I am a strong supporter of James Franco. I love his work ethic, I like his weird taste, and I appreciate the way he doesn’t take himself terribly seriously. He’s spending his fame doing what he wants, and what he wants is everything from art to going to school to making small movies based on great works of literature. That’s so cool. I’m totally Team James Franco.
That comes as a way of softening this blow: I think every comedic choice James Franco makes in The Interview is wrong and that it comes very close to torpedoing what is otherwise a very good movie. The Interview manages to sustain itself despite his schticky, super broad performance because the script is so tight and the chemistry between Franco and Rogen is so natural. Oh, and because of Randall Park, the absolute star of this movie.
You know the set-up: Franco is a shallow celebrity interviewer and Rogen is his producer, and it turns out North Korean dictator Kim Jong Un is a huge fan of their show. They manage to secure an interview with the reclusive despot and along the way the CIA recruits them to take him down. What you maybe didn’t know is that the movie is much smarter than it looks, and that two of the best and most integral performances come from Asian actors - the aforementioned Park and Diana Bang as Kim Jong Un’s Minister of Information, Sook.
It’s when those two actors enter the film that The Interview really takes off. The first fifteen or twenty minutes, with Franco and Rogen in New York, are a little plodding, with a large number of jokes that just don’t land. But once the duo get to North Korea The Interview adjusts and everything gets noticeably funnier. If directors Seth Rogen and Evan Goldberg had been able to tighten up that intro they would have had a very different movie on their hands.
Randall Park steals the film by giving Kim Jong Un actual layers of humanity; yes, he’s ultimately a crazy dictator, but he’s a crazy dictator with a lot going on. He’s vulnerable and sweet - he’s even kind of cute in the way he idolizes Franco’s Dave Skylark - and Park gives him an affability that makes you actually root for the tubby tyrant. Whether he's trash talking while playing basketball or singing Katy Perry, Park's Un is a guy you would want to hang out with. And that works within the story as Skylark begins to doubt his mission the more he gets to know the man underneath the terrible haircut.
Park, it should be noted, is almost unrecognizable in the role. You may know him as Danny Chung, war hero presidential candidate from Veep, and that character could not be farther from Kim Jong Un. The transformation is so good, so complete, that I wonder how many people will even know who Park is after they see this movie. Hopefully everybody does, because this is a major performance, a true statement of absolute excellence. Without Park The Interview simply would not work.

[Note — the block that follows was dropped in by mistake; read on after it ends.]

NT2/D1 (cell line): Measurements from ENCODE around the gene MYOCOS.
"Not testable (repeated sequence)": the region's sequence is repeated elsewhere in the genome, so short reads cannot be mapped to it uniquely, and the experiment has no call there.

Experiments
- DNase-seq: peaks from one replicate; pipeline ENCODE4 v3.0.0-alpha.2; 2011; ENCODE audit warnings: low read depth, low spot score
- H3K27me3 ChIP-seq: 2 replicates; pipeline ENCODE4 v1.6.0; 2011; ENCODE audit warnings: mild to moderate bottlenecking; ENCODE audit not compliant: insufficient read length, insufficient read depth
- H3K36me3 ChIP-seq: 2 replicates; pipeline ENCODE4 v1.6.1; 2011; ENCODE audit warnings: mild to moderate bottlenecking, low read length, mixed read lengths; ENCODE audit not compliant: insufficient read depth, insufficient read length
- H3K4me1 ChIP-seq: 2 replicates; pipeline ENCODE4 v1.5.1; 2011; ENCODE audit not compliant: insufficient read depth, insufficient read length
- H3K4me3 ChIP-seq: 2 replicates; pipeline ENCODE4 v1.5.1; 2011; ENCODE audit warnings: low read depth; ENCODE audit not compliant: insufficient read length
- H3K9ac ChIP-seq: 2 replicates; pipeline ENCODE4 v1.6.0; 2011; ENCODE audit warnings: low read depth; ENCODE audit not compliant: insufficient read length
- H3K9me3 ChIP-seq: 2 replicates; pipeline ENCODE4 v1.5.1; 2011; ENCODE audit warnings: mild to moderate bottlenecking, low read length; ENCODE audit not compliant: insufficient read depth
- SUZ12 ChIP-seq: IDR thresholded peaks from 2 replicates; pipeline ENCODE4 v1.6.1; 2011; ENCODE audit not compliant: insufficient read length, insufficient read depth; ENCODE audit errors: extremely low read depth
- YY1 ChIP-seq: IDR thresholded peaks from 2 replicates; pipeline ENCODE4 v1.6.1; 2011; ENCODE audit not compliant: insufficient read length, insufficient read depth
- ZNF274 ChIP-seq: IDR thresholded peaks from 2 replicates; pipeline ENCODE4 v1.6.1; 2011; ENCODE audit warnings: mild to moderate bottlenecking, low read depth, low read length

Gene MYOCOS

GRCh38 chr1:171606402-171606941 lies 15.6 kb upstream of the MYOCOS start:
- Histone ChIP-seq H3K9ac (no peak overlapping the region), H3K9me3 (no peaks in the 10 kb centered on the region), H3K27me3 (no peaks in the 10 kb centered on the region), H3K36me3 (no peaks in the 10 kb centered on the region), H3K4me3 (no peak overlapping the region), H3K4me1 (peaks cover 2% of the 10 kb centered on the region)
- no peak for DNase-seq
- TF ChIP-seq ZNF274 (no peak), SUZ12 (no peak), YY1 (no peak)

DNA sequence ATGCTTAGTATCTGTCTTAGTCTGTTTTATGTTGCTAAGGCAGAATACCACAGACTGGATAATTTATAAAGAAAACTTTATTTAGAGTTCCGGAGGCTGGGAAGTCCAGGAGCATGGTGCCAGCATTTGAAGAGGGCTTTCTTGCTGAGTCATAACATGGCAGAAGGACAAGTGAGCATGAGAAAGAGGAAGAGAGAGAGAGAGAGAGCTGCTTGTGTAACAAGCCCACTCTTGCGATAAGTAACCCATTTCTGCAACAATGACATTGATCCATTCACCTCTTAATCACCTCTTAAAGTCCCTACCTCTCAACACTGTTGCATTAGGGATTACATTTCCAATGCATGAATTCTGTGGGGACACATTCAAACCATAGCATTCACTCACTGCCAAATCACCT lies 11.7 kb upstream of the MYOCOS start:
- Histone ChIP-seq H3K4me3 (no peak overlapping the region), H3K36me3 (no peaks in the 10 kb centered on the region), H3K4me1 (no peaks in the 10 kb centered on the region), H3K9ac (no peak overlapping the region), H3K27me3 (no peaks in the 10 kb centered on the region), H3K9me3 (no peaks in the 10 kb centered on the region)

Diana Bang, meanwhile, starts the film as a Dragon Lady stereotype, but the film has more on its mind than that. Sook eventually reveals a full humanity that ends up giving the average North Korean a voice in a movie that probably didn’t need to consider them at all as long as the jokes were good. Bang is a relative newcomer and her transition through the course of the movie is a welcome surprise. What's more, she gets a few chances to be actually funny, something all too uncommon in guy-oriented studio comedies.
Seth Rogen and Evan Goldberg follow up the action comedy of This Is The End - one of my top ten movies of last year - with even more action in The Interview. This film is shockingly bloody, but always in a way that’s hilarious, and it ends in a tank versus helicopter showdown that wouldn’t be out of place in a $140 million action movie. But what Rogen and Goldberg do best is sneak heart into their raunchy comedies, and The Interview is a movie as concerned with the emotional life of its characters as it is with poop jokes (and it’s really got a lot of poop jokes).
Rogen may have come from the Judd Apatow School For Gifted Comedians, but as a filmmaker he doesn’t subscribe to Apatow’s shaggy style. If anything, Rogen and Goldberg seem closer to Edgar Wright and Simon Pegg, and the script for The Interview (written by Dan Sterling, story by Sterling with Rogen and Goldberg) is commendably tight. Dumb throwaway lines from early in the movie end up getting wrapped up snugly in the end, and there is no plot action that is irrelevant or only there to feed a gag. Everything is moving either the story or the emotions. There may have been improv on set, but the structure of this film is superbly constructed.
Which is why I’m so bummed about Franco. Rogen is great in a very modern Seth Rogen role (Neighbors Phase, basically), but I simply don’t understand why his producer character is friends with Franco’s Skylark. The chemistry between the real friends is there (I suspect that Rogen and Franco will make a whole cycle of films about how much they love each other), but Skylark is such a shrill dope that I couldn’t buy the cinematic relationship.
The Interview doesn’t reach the heights of This Is The End (which I’ve begun to suspect is a modern masterpiece), but if you can make it through the first fifteen minutes you’ll be rewarded with a movie that’s very funny, emotionally deep and has more, perhaps, to say about American interventionism than it does about the real Kim Jong Un.